Total nonfarm payroll employment increased by 160,000 in April, and the unemployment rate was unchanged at 5.0 percent, the U.S. Bureau of Labor Statistics reported
today. Job gains occurred in professional and business services, health care, and financial activities. Job losses continued in mining.
Household Survey Data
In April, the unemployment rate held at 5.0 percent, and the number of unemployed persons was little changed at 7.9 million. Both measures have shown little
movement since August. Among the major worker groups, the unemployment rate for Hispanics increased to 6.1 percent in April, while the rates for adult men (4.6 percent), adult women (4.5 percent), teenagers (16.0 percent), Whites (4.3 percent), Blacks (8.8 percent), and Asians (3.8 percent) showed little or no change.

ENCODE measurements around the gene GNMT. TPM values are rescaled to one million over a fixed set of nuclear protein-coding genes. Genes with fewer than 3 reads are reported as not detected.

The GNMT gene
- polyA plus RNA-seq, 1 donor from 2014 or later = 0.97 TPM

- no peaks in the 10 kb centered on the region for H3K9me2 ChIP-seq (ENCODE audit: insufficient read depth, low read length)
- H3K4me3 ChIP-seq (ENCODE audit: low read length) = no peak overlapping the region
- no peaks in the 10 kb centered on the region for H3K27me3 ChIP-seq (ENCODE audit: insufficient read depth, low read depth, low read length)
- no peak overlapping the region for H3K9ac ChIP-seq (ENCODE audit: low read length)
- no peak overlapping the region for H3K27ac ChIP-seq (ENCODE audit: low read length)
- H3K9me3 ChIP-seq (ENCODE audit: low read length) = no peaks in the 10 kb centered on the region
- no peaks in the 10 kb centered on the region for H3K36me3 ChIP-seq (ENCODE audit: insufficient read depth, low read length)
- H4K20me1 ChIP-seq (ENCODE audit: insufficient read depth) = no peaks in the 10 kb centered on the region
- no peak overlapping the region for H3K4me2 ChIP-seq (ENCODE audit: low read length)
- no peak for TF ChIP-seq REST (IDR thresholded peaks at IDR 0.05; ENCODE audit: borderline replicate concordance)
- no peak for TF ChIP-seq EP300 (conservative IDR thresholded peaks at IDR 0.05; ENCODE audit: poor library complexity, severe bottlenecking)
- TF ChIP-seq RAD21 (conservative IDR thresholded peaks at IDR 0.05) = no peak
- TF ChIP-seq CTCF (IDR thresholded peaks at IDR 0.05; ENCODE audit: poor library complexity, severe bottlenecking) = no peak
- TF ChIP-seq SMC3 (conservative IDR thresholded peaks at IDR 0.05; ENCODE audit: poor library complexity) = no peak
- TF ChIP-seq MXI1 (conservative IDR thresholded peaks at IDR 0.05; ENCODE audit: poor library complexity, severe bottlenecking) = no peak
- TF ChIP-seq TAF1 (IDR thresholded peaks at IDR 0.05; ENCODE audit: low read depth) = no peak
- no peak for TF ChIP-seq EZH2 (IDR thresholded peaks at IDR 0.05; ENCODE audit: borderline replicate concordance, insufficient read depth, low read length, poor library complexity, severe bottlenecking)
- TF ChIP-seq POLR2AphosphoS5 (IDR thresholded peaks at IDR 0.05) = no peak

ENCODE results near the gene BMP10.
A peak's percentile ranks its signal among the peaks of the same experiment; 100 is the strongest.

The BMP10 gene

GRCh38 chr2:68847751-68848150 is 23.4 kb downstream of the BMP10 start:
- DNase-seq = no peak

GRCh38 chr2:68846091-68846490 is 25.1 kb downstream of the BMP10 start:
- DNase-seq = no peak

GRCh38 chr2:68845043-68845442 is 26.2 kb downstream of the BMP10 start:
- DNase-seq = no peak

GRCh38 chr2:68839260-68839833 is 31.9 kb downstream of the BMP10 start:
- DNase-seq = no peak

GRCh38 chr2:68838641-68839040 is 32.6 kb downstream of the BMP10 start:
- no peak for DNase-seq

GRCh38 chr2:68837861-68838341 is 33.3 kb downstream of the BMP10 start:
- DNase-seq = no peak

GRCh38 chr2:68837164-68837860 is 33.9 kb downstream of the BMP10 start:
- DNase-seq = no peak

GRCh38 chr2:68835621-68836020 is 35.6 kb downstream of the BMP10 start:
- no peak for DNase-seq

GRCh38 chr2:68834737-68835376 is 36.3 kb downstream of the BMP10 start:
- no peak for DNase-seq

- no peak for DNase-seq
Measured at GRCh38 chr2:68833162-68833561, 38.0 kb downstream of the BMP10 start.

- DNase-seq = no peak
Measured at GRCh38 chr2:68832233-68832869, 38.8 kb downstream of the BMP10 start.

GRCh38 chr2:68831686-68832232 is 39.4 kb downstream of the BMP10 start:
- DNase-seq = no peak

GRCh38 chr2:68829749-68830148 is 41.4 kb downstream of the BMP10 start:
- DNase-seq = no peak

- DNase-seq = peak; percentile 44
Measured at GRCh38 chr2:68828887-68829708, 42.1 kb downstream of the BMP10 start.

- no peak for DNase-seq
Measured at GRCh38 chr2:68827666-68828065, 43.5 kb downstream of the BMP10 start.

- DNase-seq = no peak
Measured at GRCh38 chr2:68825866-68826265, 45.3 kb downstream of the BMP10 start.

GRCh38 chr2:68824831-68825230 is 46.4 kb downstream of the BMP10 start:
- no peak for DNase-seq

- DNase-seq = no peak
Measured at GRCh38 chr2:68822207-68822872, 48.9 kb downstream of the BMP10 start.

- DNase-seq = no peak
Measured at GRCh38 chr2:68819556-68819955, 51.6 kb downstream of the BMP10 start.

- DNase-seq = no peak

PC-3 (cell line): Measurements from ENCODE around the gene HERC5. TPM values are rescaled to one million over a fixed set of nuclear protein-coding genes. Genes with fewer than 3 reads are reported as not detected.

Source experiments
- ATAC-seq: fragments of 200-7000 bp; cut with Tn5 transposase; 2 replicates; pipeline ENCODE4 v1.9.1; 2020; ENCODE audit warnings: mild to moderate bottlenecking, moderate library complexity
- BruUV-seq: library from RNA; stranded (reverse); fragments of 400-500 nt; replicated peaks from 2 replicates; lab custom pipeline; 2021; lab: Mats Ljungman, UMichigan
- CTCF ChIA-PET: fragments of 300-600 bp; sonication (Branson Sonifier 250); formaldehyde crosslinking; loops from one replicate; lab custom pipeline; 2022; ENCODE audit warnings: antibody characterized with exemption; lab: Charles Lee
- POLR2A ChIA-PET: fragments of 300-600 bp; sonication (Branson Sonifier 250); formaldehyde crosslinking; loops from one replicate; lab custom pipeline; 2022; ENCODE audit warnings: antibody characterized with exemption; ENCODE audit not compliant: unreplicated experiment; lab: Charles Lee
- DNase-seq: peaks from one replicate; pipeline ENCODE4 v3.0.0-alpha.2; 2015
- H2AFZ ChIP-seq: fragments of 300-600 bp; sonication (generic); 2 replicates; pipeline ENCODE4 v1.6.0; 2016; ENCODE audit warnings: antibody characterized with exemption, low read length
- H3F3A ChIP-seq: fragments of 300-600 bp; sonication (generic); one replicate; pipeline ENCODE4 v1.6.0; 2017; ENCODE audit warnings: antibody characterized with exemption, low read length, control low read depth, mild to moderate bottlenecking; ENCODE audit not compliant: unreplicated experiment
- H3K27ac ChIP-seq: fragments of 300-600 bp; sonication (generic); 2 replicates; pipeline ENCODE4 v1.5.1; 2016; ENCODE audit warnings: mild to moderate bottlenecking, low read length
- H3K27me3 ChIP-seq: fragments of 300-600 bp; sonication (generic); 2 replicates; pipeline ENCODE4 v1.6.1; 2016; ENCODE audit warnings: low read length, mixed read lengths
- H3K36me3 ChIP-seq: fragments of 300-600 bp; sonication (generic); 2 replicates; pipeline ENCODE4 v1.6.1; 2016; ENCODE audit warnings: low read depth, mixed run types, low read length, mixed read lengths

The number of long-term unemployed (those jobless for 27 weeks or more) declined by 150,000 to 2.1 million in April. These individuals accounted for 25.7 percent
of the unemployed. In April, the labor force participation rate decreased to 62.8 percent, and the employment-population ratio edged down to 59.7 percent. (See table A-1.)
The number of persons employed part time for economic reasons (also referred to as involuntary part-time workers) was about unchanged in April at 6.0 million
and has shown little movement since November. These individuals, who would have preferred full-time employment, were working part time because their hours had
been cut back or because they were unable to find a full-time job.
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